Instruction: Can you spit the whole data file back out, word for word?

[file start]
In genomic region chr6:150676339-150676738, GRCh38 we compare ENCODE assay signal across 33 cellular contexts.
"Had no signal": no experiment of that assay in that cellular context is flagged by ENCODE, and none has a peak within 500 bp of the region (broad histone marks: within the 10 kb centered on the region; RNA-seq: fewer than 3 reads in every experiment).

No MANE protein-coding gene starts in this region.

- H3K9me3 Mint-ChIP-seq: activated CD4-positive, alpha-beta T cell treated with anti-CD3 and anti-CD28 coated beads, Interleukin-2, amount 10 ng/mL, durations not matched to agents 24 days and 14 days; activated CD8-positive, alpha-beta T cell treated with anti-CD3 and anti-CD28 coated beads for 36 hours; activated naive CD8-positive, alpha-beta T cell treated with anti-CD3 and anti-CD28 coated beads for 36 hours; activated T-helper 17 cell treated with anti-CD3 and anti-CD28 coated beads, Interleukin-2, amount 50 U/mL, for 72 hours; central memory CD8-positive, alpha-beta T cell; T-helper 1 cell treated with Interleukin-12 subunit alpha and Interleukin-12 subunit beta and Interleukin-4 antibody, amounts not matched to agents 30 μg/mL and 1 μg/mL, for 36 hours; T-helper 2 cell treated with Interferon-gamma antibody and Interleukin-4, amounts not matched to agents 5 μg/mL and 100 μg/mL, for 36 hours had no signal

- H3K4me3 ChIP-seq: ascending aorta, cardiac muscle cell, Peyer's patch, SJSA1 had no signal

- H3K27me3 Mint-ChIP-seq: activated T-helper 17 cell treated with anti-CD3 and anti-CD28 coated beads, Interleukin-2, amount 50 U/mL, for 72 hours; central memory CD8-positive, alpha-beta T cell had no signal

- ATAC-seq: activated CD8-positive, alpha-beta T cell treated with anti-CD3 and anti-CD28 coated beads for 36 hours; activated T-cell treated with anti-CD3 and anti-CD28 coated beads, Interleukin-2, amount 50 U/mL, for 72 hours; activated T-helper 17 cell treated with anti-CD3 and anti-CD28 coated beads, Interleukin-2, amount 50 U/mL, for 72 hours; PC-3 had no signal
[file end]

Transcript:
In genomic region chr6:150676339-150676738, GRCh38 we compare ENCODE assay signal across 33 cellular contexts.
"Had no signal": no experiment of that assay in that cellular context is flagged by ENCODE, and none has a peak within 500 bp of the region (broad histone marks: within the 10 kb centered on the region; RNA-seq: fewer than 3 reads in every experiment).

No MANE protein-coding gene starts in this region.

- H3K9me3 Mint-ChIP-seq: activated CD4-positive, alpha-beta T cell treated with anti-CD3 and anti-CD28 coated beads, Interleukin-2, amount 10 ng/mL, durations not matched to agents 24 days and 14 days; activated CD8-positive, alpha-beta T cell treated with anti-CD3 and anti-CD28 coated beads for 36 hours; activated naive CD8-positive, alpha-beta T cell treated with anti-CD3 and anti-CD28 coated beads for 36 hours; activated T-helper 17 cell treated with anti-CD3 and anti-CD28 coated beads, Interleukin-2, amount 50 U/mL, for 72 hours; central memory CD8-positive, alpha-beta T cell; T-helper 1 cell treated with Interleukin-12 subunit alpha and Interleukin-12 subunit beta and Interleukin-4 antibody, amounts not matched to agents 30 μg/mL and 1 μg/mL, for 36 hours; T-helper 2 cell treated with Interferon-gamma antibody and Interleukin-4, amounts not matched to agents 5 μg/mL and 100 μg/mL, for 36 hours had no signal

- H3K4me3 ChIP-seq: ascending aorta, cardiac muscle cell, Peyer's patch, SJSA1 had no signal

- H3K27me3 Mint-ChIP-seq: activated T-helper 17 cell treated with anti-CD3 and anti-CD28 coated beads, Interleukin-2, amount 50 U/mL, for 72 hours; central memory CD8-positive, alpha-beta T cell had no signal

- ATAC-seq: activated CD8-positive, alpha-beta T cell treated with anti-CD3 and anti-CD28 coated beads for 36 hours; activated T-cell treated with anti-CD3 and anti-CD28 coated beads, Interleukin-2, amount 50 U/mL, for 72 hours; activated T-helper 17 cell treated with anti-CD3 and anti-CD28 coated beads, Interleukin-2, amount 50 U/mL, for 72 hours; PC-3 had no signal